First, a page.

Jumuah lecture on Friday 5 March 2021 (21 Rajab 1442)

Mowlana Syed Aftab Haider

Ahlul Bait (a.s) Masjid, Ottery, Cape Town

One of the very important issues in our life and societies is that of dialogue and discourse. It is part of human essence and personality that human beings (Insan) are created to interact and engage with others and share thoughts and ideas.

Naturally, this quality does not exist in any other creation of Almighty Allah (SWT). When we define the human being in logic and philosophy, we use the term hayawaan al-naatiq (speaking animal). This capability of speaking goes beyond just saying something, because animals also communicate at a certain level. So then, when we refer to human beings as speaking animals, we are saying that Insan (human beings) is an animal capable of dialogue.

This is the most exclusive differentiating quality, making human beings capable of exchanging ideas, expressing and transferring its thoughts to others. That’s why Insan is Insan!

Therefore, dialogue and discourse are part and parcel of human nature and human personality. Sometimes, human beings think that dialogue is a sign of weakness or compromise, giving up on principles and values. On the contrary, the logic of the Holy Quran and Islam and the leaders of Islam is that dialogue is not a sign of compromise, but instead is a sign of humanity and civilization and being culturally mature, to the level where you can speak to others.

I wish to divide the first sermon into four parts:

A. Dialogue is power

B. Dialogue with the People of The Book has special emphasis in Islam

C. Islamic history shows special interest for dialogue with Christians

D. Special relationship between Shia Islam and Catholicism


This is the approach which we clearly understand from the Holy Quran, which clearly is a book of dialogue. Without any restriction or condition, the Holy Quran proposes dialogue, even with engaging the worst of the worst enemies. The logic of the Holy Quran which we believe is that dialogue has power, contrary to weapons and conflict being a sign of power.

What has been promoted by Western orientalists is that Islam was established by the power of the sword ie. force instead of dialogue. The truth and reality is completely against this.

Yes, perhaps certain Muslim rulers deviated from the genuine message of Islam and the spirit of the Holy Quran and the Prophet of Islam, Muhammad (SAWA), by using force and weapons to promote Islam and achieve their agenda. This problem is not confined to Islam, as we find this trend of force and weapons no different in Christianity, Hinduism, Buddhism, Judaism etc. In any religion, there are phases in its history where force was used.

I can recall a seminar held at Stellenbosch University on the theme of religion and violence, a Christian Lutheran scholar presented a beautiful paper stating that religion never used violence. Instead, political leaders used religions as a tool to achieve their political aims and forward their political interests.


Let us reflect on the Holy Quran, when it starts with the story of human beings, starting by describing the story of Nabi Adam (a.s) and the conflict which ensued between his two sons, Habil and Qabil, one being the symbol of good and the other evil. However, the Holy Quran narrates the dialogue between Habil and Qabil.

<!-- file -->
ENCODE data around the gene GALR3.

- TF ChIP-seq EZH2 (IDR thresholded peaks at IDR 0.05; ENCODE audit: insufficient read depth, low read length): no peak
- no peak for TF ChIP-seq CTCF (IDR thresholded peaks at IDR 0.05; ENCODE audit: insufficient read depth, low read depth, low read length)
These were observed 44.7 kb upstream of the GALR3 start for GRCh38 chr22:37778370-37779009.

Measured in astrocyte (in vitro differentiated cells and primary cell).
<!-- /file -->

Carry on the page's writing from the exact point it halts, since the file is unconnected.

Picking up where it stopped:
Similarly, when the Holy Quran describes Fir’oun as the symbol of anti-God, it narrates that Almighty Allah (SWT) says to Nabi Moosa (a.s) and his brother Haroon (a.s) to go to Fir’oun to speak with him gently, even though he has surely transgressed all limits. We read this in verses 43 and 44 of Surah Taha (chapter 20 of the Holy Quran):

اذْهَبَا إِلَىٰ فِرْعَوْنَ إِنَّهُ طَغَىٰ

43. ”Go, both of you, to Pharaoh, for he has indeed transgressed all bounds

فَقُولَا لَهُ قَوْلًا لَيِّنًا

44. Then speak to him a gentle word”

More than this, when Satan opposes the command of Almighty Allah (SWT), we notice from the Quranic narrative that Satan was not shunned by Almighty Allah (SWT) at the very first stage. In fact, Almighty Allah (SWT) accommodates Satan for dialogue, allowing Satan to present his logic, even though it makes no sense.

Ultimately, who can have any logic to present before God (SWT)? Despite this, the Holy Quran narrates that Almighty Allah (SWT) allows Satan to present his reasoning for not wanting to surrender to the divine command.

Even during the era of our beloved Prophet Muhammad (SAWA), Almighty Allah (SWT) commands that even if the mushrikeen (idol worshippers) come to you asking for some time, then he should allow them. We read this in verse 6 of Surah Tauba (chapter 9 of the Holy Quran):

وَإِنْ أَحَدٌ مِنَ الْمُشْرِكِينَ اسْتَجَارَكَ فَأَجِرْهُ حَتَّىٰ يَسْمَعَ كَلَامَ اللَّهِ ثُمَّ أَبْلِغْهُ مَأْمَنَهُ ۚ ذَٰلِكَ بِأَنَّهُمْ قَوْمٌ لَا يَعْلَمُونَ

”And if one of the idolaters seek protection from you, grant him protection till he hears the word of Allah, then make him attain his place of safety; this is because they are a people who do not know.”

According to the Holy Quran, the whole interaction with the other is based upon dialogue, even if it is with the idolaters, Satan, disbelievers, enemies, etc. Dialogue is the first ground which the Holy Quran suggests, and the practical examples from the history of Islam and our beloved Prophet Muhammad (SAWA) through the Imams of the Ahlul Bait (a.s) bears testimony to this fact.